We Have Two New Chucks

In Livestock by Laura CrossleyLeave a Comment

Cooler breezes seem to move in everyday. The temps have been absolutely perfect for outdoor chores, fire pits and, apparently, Fall calving.

Much in the way we acquired the first 3 Chucks, we have two new ones. They’ve randomly appeared as momma’s in the fields pass or abandon their newborns. This pair happened to be pretty sick for a few weeks. My dad saved them with a few touch-and-go nights. Now that they’re stable, they’re here. Grandpa Dave says they’re for Mason (my brother’s newest son) and our little one due in March – adding an “M” and “E” to the “R,” “T” and “I” already in the pasture.

The two new Chucks arrived a few days ago. Once again, we set to the task of prepping bottles every morning and evening. Usually, Aaron will tackle this while I take care of starting Isai’s breakfast or dinner. Tonight, though, Aaron was showing houses in KC and Isai and I had to complete all of the chores ourselves.

Thankfully, the little dude loves his truck and is more than happy to ride around checking out animals. As long as I make quick work of the chores needing done, he’s patient enough to get through the usual routines.

He hauled the bottles to the calf pen (yes – the same original calf pen that was a goat pen just a few weeks ago). I set them up in the bottle holsters on the fence. Then, Isai supervised while I tended to the chickens.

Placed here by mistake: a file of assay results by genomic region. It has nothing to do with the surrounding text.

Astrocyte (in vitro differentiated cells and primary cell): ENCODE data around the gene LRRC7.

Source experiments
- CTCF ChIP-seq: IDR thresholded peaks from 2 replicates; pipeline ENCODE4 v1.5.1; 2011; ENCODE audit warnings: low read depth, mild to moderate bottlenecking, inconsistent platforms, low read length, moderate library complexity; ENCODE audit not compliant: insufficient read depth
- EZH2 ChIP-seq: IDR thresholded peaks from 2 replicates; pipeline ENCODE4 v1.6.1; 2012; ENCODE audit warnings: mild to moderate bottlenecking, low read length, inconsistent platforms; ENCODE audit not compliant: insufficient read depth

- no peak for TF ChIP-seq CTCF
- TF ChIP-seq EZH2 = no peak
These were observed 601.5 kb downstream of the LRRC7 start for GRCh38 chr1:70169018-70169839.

We’ve had one Japanese Bantam momma going broody for the past couple of weeks. Luckily, she was out and about roaming with the others. I tossed three handfuls of mealworms into the chicken run – then left to let the whole flock wander in.

The big chickens are about 6 months older than the still-growing chicks. Honestly, we’re shocked to see just how big the chicks have gotten since they started free-ranging about 3 weeks ago. They’re catching up in size fast but are still on the low end of the pecking order. They know it too. They’re the last to enter the run every night and the last to leave the coop in the mornings. Despite that – the two groups do seem to be flocking together slowly but surely.

Once the bottles were finished, we loaded them back into the truck and drove to the barn. Benning and Bragg were eagerly awaiting their kibble. We fed the cats and continued on our way around the farm for a bit to see all the pretty colors in the trees. They’re stunning right now.

The chores get tedious now and then, but it’s honestly quite a bit of fun during time we’d otherwise be spending inside. It’s especially nice when you get to share in Isai’s fun along the way.

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